Photographer Helen Levitt is the focus of this week’s Melbourne Cinematheque with two feature films and two shorts she worked on screening. Levitt, a staple of the New York arts scene from the 1940s to her death at 95 in 2009, has been noted for her ability to capture the everyday life and moments of joy and heartache in the working class lives of those in New York. She also transferred to colour prints quite early, experimenting with overexposure, saturation, and dyeing the image. After being introduced to Luis Bunuel she took an interest in film and worked for many years as a consultant and cinematographer on various low-budget and collective films.
The Quiet One (1948) is a semi-documentary directed by Sidney Meyers which follows the life of a ten-year-old African-America boy growing up in Harlem. Having never been shown kindness or compassion in his home or school life Donald Peters lashes out against society. Eventually he is sent to the Wiltwyck School for Boys which focuses on rehabilitation and reform where psychiatrists try to find out what is ‘wrong’ with him, never realising that it was societies neglect that meant that Donald never had a chance.
Following this feature is the short In the Street (1948) which Levitt worked on, showing life in Spanish Harlem.
The Savage Eye (1959) is an essayistic documentary, the product of a four-year long collaborative between various directors (Sidney Meyers, Ben Maddow, Joseph Strick) and cinematographers (Helen Levitt, Jack Couffer, Haskell Wexler). Barbara Baxley is recently divorced and looking for a fresh start in Los Angeles. The film takes the viewer to various instances in Barbara’s new life from car accidents, to religious fanatics, to burlesque shows- all beautifully shot.
Following is Emotions of Everyday Living: The Steps of Age (1950), a short directed by Ben Maddow and produced by Levitt that focuses on the retirement of a crane driver and the effect this has on the relationship he has with his wife.
Rebel Without A Cause (1955), the most well known and well played of Rays films, is up first in this week’s Cinematheque double feature which also marks the end of the Nicholas Ray retrospective. I must admit that I do feel a little foolish writing about such a seminal piece of cinematic history but I shall press on nonetheless. This inter-generational classic stars James Dean as Jim Stark who cannot relate to his peers and does not take well to the authority around him. At his new school he meets Judy (Natalie Wood) and Plato (Sal Mineo) as well as the school gang which is headed by Buzz.
Ray manages to highlight the growing post-war economic prosperity, alongside the alienation that teenagers are experiences in a forever widening generational-gap. The epitome of sex, drugs, & rock ‘n’ roll is portrayed fabulously by the young cast.
To end the evening is Party Girl (1958) yet another film lauded by those of the nouvelle vague and known for Ray’s use of a strikingly rich colour-pallet. Set in Chicago in the 1920s the film stars Robert Taylor as mob lawyer Thomas Farrell. After meeting dancing girl Vicki Gaye (Cid Charisse) Farrell decides to leave the mob business yet mob boss Rico Angelo threatens to hurt Gaye, forcing Farrell to make some quick decisions and learning that drama can happen not just in the court room, but in real life as well.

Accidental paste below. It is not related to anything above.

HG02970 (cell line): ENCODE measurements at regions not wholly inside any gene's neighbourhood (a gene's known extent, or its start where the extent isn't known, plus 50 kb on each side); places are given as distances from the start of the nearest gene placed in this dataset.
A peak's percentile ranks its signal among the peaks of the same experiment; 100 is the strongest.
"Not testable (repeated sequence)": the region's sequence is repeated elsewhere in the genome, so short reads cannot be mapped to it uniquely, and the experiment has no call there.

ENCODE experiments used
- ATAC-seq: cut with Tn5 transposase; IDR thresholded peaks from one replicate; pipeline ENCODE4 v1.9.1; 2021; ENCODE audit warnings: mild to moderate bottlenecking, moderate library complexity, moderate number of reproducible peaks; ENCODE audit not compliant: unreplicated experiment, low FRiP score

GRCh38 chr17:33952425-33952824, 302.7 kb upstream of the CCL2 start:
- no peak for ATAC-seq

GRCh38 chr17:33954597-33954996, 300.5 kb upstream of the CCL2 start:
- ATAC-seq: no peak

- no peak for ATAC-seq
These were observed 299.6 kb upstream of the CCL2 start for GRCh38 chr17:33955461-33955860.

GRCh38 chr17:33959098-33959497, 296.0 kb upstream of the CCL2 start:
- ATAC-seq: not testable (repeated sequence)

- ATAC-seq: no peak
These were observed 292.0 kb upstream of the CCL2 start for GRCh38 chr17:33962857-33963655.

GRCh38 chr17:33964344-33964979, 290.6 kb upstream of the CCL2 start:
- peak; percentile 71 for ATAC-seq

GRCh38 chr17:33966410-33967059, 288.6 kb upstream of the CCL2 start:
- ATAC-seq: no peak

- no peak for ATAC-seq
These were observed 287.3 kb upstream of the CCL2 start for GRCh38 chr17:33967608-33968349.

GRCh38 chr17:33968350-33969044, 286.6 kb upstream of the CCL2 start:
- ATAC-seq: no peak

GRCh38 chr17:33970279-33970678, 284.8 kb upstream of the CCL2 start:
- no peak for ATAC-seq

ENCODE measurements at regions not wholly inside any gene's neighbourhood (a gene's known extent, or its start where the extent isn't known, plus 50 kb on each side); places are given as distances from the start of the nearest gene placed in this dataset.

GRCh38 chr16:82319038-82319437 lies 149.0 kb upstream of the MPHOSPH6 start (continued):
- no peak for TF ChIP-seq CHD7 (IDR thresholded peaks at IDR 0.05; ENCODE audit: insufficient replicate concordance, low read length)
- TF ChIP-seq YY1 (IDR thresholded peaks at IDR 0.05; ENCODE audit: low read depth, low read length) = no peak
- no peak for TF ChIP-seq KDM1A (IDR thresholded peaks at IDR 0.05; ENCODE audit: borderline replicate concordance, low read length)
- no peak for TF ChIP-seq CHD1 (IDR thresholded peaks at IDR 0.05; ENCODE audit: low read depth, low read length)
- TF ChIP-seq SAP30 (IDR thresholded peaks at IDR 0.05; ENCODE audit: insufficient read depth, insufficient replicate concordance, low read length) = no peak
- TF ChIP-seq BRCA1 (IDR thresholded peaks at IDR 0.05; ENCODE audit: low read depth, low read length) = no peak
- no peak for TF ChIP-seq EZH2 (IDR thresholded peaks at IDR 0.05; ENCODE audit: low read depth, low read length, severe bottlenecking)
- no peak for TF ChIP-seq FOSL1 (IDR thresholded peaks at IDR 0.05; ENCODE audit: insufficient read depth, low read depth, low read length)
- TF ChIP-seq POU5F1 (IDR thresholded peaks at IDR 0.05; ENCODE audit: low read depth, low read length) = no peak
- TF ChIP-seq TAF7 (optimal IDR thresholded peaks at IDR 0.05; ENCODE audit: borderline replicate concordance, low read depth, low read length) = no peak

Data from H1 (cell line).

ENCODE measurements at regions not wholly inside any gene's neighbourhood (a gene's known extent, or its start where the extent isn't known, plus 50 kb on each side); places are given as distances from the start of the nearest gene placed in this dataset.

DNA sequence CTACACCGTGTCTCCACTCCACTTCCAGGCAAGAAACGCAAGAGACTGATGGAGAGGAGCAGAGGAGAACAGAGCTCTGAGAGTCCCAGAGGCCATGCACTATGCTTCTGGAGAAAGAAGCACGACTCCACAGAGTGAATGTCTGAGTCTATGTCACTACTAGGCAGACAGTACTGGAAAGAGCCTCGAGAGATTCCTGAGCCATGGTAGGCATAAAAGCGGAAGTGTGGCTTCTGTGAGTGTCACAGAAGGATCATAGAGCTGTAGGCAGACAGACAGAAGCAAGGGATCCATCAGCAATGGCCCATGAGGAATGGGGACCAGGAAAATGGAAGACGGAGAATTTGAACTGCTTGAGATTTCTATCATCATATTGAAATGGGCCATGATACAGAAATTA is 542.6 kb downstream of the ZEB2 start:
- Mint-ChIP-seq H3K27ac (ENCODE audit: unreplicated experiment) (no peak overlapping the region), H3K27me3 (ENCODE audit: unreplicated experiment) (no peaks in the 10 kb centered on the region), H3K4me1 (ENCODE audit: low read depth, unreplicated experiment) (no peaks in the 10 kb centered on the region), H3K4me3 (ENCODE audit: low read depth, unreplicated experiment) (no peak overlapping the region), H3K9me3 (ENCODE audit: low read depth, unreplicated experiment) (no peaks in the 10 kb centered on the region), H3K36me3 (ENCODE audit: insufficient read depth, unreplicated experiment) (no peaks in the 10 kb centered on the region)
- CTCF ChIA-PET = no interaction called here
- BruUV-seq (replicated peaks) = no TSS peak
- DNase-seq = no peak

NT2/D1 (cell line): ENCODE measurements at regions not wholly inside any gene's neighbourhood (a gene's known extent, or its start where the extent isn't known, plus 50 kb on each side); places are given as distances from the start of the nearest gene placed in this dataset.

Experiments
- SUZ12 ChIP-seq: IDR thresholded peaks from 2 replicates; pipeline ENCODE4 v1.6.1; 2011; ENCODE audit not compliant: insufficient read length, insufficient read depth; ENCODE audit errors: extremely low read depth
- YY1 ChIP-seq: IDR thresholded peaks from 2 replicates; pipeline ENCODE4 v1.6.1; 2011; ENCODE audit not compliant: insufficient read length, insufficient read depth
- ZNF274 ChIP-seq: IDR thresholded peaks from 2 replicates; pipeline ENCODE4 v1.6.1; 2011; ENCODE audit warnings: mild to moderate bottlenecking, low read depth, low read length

And so ends Melbourne Cinematheque for July. After taking a brief hiatus to make room for the Melbourne International Film Festival (21 July- 7 August, which you should all be going to) it shall return August 17th with a three-week look at Masahiro Shinoda.
A Lonely Place
By Eleanor Colla
Nicholas Ray (1911-1979) was an American director who has been payed homage to within the works of Jean-Luc Godard, Francois Truffaut, Win Wenders, Martin Scorsese, and numerous others. And now, cinematheque takes its turn.
Known for traversing numerous genres, styles, themes and narratives, Ray payed great attention to the social and sociological concerns of post-war America. He was particularly concerned with the challenges facing the post-war youth; the new-found freedom of a generation who had not experienced war is present in many of his films. To open the three week retrospective is a Humphrey Bogart ‘Hollywood valentine’ double feature: In A Lonely Place (1950) and Knock On Any Door (1949)
In A Lonely Place has Bogart playing Dixon Steele, a scriptwriter accused of murdering a girl he brought home with him one evening; with the honourable intention of getting her to explain the plot of a book he is too tired to read. Although he is cleared by his neighbour Laurel (Gloria Grahame) and the two begin a relationship Laurel’s suspicious begins to overtake her romantic feelings. Steele’s unknown past of violent outbursts begins to come between them; all while trying to avoid the policeman (Frank Lovejoy) who refuses to leave Steele alone. A true film noir that comments on the pitfalls of success and the pressure to do even better.
Knock on any door
Knock On Any Door is another noir and with Bogart playing Andrew Morton, a lawyer who has risen up from the slums. Against the advice of his colleagues Morton takes up the case of Nick Romano (newcomer John Derek) who has been accused of murdering a policeman and is facing execution. Morton takes the angle that due to both emotional distress and having grown up in the slums, Romano is not as responsible for his actions as he is merely a killer by circumstance, not by nature. Filled with flashbacks, witty dialogue and courtroom drama, Ray’s third feature highlights personal causes and conflicts when it comes to crime and court.